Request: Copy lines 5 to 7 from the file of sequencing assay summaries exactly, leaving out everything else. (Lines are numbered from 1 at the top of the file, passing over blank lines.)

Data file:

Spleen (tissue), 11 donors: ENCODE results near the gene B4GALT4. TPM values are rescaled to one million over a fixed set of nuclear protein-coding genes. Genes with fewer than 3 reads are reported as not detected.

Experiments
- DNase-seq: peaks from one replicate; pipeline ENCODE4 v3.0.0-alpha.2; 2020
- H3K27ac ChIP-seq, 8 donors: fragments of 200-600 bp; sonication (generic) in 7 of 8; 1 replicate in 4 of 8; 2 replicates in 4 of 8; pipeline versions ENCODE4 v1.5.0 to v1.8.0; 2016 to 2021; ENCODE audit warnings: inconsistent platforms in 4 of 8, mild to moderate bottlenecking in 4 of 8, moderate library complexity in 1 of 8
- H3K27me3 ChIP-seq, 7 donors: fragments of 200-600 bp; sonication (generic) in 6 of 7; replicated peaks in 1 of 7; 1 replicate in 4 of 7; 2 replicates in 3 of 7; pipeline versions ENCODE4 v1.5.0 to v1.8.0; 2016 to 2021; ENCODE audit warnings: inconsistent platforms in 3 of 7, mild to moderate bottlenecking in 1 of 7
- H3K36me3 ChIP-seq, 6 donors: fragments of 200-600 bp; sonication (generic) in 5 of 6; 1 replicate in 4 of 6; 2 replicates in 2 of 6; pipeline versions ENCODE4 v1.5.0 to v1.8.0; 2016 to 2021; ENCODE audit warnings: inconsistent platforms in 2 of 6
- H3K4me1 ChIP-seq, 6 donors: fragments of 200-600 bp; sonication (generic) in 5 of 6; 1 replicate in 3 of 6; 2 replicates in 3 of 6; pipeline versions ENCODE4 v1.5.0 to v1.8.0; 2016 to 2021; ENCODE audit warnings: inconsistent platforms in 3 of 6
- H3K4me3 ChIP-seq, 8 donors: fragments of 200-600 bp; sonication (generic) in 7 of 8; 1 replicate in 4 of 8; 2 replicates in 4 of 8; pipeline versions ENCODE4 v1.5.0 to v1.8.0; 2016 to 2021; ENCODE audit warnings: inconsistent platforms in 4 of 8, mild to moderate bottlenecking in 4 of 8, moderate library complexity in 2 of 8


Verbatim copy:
- H3K27me3 ChIP-seq, 7 donors: fragments of 200-600 bp; sonication (generic) in 6 of 7; replicated peaks in 1 of 7; 1 replicate in 4 of 7; 2 replicates in 3 of 7; pipeline versions ENCODE4 v1.5.0 to v1.8.0; 2016 to 2021; ENCODE audit warnings: inconsistent platforms in 3 of 7, mild to moderate bottlenecking in 1 of 7
- H3K36me3 ChIP-seq, 6 donors: fragments of 200-600 bp; sonication (generic) in 5 of 6; 1 replicate in 4 of 6; 2 replicates in 2 of 6; pipeline versions ENCODE4 v1.5.0 to v1.8.0; 2016 to 2021; ENCODE audit warnings: inconsistent platforms in 2 of 6
- H3K4me1 ChIP-seq, 6 donors: fragments of 200-600 bp; sonication (generic) in 5 of 6; 1 replicate in 3 of 6; 2 replicates in 3 of 6; pipeline versions ENCODE4 v1.5.0 to v1.8.0; 2016 to 2021; ENCODE audit warnings: inconsistent platforms in 3 of 6